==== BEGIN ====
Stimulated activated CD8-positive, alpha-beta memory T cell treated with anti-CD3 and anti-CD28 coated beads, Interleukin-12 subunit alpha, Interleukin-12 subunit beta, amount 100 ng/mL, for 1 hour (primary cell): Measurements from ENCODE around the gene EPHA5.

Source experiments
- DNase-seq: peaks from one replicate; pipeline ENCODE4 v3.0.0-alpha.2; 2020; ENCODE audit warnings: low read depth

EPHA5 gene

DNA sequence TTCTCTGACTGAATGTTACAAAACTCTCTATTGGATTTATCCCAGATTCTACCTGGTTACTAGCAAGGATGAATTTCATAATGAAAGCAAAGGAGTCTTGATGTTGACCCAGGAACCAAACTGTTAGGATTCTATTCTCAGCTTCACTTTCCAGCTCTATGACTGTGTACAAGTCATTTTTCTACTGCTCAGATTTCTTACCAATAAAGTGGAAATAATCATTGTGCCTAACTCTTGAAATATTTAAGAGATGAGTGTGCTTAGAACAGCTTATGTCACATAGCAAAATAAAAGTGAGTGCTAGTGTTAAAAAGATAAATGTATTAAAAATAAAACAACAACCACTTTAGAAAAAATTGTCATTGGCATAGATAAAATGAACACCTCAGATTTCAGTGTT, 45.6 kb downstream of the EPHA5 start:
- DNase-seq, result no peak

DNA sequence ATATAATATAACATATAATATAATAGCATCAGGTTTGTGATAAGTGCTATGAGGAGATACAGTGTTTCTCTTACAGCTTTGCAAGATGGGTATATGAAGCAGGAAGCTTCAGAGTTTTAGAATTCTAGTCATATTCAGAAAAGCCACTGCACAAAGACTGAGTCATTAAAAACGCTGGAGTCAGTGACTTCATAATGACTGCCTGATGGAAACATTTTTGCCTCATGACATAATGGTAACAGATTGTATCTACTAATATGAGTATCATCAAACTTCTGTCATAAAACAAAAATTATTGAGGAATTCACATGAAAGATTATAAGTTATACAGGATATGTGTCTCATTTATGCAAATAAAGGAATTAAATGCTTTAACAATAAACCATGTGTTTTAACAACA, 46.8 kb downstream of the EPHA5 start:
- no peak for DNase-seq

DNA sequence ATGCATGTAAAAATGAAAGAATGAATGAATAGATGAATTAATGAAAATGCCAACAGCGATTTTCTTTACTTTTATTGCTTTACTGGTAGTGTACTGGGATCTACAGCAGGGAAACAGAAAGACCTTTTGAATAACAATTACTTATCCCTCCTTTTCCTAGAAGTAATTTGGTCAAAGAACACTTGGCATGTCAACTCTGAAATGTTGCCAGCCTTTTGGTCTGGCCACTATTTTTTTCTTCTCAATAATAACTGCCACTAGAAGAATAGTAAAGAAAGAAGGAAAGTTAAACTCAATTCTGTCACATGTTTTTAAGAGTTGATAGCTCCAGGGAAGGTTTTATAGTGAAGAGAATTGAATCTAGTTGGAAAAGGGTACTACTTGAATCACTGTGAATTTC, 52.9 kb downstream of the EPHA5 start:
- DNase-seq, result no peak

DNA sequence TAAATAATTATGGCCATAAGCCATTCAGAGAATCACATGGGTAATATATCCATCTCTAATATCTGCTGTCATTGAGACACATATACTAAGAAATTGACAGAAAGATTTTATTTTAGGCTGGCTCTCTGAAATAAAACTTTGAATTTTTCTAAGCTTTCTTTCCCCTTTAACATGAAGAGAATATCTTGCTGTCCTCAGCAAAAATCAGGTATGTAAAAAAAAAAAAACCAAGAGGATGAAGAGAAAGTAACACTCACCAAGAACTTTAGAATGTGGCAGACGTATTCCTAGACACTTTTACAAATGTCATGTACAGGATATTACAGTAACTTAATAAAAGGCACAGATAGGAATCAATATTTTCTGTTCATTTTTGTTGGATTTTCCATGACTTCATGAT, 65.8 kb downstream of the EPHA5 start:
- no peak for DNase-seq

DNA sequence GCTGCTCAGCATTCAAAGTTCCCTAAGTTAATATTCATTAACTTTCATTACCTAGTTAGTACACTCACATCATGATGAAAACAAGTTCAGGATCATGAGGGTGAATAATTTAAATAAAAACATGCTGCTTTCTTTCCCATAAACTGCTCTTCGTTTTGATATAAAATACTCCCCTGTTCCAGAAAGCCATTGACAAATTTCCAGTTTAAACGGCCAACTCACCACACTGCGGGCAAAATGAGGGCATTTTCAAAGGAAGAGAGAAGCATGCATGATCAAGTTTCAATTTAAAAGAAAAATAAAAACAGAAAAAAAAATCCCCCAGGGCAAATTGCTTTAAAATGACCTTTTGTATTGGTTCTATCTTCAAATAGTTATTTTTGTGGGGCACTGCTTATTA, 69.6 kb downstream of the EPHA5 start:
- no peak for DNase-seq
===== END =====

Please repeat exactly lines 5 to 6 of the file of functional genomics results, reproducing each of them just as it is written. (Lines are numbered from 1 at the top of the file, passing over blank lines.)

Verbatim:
DNA sequence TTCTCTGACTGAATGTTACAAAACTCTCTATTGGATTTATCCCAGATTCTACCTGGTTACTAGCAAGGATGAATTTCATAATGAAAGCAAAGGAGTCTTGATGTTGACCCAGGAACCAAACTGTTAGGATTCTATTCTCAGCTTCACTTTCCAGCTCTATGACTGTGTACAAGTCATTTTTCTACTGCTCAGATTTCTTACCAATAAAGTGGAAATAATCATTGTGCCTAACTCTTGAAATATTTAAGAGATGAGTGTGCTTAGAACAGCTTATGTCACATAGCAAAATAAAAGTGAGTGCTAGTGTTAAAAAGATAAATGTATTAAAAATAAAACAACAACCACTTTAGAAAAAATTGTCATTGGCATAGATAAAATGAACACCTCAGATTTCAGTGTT, 45.6 kb downstream of the EPHA5 start:
- DNase-seq, result no peak